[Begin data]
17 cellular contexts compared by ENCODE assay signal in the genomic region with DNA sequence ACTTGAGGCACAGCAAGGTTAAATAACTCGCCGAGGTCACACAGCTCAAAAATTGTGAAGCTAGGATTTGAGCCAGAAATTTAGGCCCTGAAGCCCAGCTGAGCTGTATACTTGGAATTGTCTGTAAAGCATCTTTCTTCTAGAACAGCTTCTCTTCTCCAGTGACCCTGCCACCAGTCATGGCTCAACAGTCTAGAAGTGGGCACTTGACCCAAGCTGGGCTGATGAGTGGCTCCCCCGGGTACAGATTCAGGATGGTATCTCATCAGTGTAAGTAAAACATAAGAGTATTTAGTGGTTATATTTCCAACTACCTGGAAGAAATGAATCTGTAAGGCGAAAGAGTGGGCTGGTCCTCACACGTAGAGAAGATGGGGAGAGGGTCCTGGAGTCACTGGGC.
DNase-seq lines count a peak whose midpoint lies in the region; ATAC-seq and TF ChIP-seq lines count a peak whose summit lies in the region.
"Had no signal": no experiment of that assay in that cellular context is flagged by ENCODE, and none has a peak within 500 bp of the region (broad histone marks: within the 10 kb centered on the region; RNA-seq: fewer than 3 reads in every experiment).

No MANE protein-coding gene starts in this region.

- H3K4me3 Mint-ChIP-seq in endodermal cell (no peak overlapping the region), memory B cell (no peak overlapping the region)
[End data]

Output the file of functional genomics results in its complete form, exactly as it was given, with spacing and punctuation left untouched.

17 cellular contexts compared by ENCODE assay signal in the genomic region with DNA sequence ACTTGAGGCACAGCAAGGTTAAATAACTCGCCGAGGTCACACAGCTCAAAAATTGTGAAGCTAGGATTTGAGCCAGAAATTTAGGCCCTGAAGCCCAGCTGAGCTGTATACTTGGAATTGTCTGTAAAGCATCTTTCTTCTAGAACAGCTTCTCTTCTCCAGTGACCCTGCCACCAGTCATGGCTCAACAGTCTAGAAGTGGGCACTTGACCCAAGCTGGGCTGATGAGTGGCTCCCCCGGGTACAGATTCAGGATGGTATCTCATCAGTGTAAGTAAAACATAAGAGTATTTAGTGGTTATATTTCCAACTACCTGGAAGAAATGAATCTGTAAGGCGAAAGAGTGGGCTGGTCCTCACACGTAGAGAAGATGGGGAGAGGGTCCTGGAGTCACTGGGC.
DNase-seq lines count a peak whose midpoint lies in the region; ATAC-seq and TF ChIP-seq lines count a peak whose summit lies in the region.
"Had no signal": no experiment of that assay in that cellular context is flagged by ENCODE, and none has a peak within 500 bp of the region (broad histone marks: within the 10 kb centered on the region; RNA-seq: fewer than 3 reads in every experiment).

No MANE protein-coding gene starts in this region.

- H3K4me3 Mint-ChIP-seq in endodermal cell (no peak overlapping the region), memory B cell (no peak overlapping the region)